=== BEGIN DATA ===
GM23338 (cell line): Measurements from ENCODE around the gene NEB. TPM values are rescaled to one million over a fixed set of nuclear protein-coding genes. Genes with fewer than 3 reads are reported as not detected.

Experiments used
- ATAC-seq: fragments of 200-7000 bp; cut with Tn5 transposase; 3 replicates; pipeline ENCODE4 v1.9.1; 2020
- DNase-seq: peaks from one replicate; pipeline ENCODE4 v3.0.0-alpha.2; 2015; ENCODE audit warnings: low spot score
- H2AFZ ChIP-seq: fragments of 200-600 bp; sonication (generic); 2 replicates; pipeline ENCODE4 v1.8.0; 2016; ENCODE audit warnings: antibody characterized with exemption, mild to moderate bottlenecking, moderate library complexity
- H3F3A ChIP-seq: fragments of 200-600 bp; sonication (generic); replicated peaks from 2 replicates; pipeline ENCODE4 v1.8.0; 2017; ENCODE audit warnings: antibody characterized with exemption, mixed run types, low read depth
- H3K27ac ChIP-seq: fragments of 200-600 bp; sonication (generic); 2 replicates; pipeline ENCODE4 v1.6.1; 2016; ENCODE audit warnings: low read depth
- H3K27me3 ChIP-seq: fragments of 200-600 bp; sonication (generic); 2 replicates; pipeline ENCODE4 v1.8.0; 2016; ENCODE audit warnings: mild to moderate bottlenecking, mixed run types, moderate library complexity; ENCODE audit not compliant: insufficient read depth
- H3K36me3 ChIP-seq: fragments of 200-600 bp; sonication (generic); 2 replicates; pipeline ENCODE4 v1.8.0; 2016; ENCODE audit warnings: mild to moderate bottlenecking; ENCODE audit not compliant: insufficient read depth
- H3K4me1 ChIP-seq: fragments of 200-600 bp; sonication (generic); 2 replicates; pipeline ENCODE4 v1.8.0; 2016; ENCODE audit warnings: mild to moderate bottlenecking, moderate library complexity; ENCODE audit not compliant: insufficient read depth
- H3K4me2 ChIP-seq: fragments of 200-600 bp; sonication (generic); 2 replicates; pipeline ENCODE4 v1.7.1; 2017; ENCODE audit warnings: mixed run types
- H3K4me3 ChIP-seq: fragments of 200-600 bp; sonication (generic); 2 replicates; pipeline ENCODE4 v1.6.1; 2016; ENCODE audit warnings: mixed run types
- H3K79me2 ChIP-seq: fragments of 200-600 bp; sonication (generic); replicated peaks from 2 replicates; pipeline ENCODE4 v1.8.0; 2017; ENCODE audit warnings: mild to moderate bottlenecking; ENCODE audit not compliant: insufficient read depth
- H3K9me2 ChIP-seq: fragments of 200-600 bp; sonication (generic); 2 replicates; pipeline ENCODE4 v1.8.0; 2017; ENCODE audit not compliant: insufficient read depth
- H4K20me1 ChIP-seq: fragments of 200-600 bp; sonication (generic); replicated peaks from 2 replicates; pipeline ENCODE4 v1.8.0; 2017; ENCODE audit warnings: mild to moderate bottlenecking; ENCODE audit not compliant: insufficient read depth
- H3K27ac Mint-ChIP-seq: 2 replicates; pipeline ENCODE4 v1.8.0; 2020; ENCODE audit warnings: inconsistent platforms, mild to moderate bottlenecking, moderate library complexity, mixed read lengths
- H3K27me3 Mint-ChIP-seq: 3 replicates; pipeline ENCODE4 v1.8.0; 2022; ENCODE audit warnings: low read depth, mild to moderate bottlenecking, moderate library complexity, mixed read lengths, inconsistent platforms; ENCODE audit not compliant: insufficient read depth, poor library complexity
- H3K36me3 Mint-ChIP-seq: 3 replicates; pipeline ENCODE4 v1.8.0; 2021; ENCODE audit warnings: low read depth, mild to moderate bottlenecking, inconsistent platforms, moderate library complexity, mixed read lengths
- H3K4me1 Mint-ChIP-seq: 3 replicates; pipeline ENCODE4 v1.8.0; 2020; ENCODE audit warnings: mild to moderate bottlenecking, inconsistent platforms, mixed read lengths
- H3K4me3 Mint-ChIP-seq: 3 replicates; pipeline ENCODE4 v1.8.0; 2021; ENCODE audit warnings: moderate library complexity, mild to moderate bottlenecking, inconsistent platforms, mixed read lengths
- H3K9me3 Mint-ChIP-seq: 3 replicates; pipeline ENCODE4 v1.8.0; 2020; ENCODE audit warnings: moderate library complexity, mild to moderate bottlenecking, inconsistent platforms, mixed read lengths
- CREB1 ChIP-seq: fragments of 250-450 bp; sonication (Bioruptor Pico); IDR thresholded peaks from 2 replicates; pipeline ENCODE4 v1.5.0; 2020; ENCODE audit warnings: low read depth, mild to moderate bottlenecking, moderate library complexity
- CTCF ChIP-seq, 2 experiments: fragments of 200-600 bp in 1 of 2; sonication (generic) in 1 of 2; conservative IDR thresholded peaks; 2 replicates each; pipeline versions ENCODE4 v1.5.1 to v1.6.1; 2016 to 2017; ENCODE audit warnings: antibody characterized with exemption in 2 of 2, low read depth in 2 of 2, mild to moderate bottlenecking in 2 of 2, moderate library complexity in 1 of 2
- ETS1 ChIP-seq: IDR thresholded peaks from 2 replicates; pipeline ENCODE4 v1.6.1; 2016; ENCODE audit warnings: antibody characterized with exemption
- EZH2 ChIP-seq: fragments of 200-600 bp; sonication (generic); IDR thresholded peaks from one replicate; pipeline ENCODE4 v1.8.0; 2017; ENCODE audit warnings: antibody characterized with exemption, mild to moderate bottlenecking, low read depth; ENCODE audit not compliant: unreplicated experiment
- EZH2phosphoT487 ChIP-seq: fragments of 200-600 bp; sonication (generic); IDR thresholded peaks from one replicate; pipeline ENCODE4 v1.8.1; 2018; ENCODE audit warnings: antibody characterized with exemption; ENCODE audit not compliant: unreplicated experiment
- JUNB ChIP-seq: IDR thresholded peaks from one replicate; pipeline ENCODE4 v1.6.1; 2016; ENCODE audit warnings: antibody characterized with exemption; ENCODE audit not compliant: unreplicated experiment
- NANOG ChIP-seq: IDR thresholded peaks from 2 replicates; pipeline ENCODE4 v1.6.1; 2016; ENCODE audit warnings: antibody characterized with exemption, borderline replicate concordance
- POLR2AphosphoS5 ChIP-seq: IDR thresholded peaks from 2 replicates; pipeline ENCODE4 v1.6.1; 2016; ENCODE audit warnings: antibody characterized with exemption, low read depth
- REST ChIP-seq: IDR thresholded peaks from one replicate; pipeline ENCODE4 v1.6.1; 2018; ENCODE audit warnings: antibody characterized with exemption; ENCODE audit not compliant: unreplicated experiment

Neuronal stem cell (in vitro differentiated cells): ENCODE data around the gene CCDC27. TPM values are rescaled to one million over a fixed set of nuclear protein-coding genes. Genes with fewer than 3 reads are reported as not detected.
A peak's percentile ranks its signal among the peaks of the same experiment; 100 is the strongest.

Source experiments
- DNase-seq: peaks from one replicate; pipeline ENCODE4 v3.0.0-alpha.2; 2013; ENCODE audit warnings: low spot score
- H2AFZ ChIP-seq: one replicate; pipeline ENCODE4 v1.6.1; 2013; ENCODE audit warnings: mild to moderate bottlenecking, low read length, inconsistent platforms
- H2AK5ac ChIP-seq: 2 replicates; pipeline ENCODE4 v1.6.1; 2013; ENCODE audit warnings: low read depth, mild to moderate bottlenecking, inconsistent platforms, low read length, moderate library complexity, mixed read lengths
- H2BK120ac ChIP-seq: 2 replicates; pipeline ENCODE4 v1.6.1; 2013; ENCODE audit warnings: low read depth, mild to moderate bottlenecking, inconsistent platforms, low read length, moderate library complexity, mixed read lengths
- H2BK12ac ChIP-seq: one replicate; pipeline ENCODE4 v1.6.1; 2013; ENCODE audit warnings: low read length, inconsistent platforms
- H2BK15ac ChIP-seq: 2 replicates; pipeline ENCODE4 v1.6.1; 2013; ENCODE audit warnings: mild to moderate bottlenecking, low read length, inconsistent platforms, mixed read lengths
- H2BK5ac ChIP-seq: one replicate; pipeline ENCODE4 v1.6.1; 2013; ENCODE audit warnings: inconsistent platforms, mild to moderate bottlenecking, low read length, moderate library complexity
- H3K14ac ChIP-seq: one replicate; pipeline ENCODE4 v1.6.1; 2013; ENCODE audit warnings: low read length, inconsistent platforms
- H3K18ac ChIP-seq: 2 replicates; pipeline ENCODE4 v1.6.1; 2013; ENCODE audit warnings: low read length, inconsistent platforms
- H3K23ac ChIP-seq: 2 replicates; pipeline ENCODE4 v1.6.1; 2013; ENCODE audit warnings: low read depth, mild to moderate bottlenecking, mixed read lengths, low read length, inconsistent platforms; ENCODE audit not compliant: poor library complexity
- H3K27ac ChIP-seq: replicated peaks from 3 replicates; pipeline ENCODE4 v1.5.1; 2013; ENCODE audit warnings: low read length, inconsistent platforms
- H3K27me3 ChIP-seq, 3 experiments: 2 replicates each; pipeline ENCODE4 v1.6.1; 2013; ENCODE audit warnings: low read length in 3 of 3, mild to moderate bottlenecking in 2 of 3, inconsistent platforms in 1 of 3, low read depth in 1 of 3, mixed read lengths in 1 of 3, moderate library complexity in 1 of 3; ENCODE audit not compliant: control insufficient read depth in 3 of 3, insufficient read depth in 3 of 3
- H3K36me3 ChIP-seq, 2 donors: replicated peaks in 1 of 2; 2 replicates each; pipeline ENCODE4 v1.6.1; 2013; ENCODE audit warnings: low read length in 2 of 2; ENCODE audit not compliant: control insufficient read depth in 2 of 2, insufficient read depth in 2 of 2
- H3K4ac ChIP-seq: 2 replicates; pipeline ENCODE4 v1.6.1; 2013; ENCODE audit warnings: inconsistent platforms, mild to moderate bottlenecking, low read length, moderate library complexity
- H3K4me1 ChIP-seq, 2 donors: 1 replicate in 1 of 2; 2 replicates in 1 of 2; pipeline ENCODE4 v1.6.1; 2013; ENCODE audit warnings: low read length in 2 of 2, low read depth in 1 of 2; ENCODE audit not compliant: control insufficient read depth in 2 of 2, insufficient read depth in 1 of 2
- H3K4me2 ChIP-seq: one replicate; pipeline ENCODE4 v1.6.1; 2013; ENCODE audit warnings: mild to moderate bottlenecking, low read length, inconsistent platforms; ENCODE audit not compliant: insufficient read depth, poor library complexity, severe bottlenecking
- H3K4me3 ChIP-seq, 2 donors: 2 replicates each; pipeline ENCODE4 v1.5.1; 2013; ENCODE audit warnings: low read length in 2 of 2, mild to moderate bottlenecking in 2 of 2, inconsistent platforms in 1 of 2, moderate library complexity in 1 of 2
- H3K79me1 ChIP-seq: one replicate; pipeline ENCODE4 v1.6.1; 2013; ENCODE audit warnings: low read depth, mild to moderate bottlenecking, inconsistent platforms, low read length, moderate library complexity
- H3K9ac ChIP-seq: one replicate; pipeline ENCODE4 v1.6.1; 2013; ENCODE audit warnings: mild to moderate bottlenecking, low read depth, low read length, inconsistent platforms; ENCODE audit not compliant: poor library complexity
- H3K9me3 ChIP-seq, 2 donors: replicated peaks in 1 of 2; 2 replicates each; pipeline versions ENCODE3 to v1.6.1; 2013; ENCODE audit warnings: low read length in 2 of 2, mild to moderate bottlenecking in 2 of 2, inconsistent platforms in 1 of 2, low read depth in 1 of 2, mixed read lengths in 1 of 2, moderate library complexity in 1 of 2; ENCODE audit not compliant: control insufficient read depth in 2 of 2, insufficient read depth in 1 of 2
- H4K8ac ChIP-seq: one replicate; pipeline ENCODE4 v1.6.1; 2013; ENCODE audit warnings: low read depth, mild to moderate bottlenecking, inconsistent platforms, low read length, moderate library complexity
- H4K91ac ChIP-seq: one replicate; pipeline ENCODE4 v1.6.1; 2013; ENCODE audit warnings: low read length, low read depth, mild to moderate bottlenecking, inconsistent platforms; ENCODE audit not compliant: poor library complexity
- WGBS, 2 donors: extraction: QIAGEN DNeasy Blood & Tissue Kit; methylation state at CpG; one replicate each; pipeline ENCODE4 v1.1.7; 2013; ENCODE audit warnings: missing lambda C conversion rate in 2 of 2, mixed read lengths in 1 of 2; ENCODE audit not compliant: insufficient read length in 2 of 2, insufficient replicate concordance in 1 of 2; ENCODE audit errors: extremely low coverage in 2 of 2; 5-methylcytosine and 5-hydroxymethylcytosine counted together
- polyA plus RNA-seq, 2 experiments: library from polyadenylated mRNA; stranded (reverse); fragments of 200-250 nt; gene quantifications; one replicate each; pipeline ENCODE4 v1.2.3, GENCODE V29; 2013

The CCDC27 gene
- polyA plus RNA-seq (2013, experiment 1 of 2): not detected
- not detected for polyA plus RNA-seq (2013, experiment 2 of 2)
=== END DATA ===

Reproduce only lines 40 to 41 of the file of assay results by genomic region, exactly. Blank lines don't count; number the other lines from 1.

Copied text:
- H2BK5ac ChIP-seq: one replicate; pipeline ENCODE4 v1.6.1; 2013; ENCODE audit warnings: inconsistent platforms, mild to moderate bottlenecking, low read length, moderate library complexity
- H3K14ac ChIP-seq: one replicate; pipeline ENCODE4 v1.6.1; 2013; ENCODE audit warnings: low read length, inconsistent platforms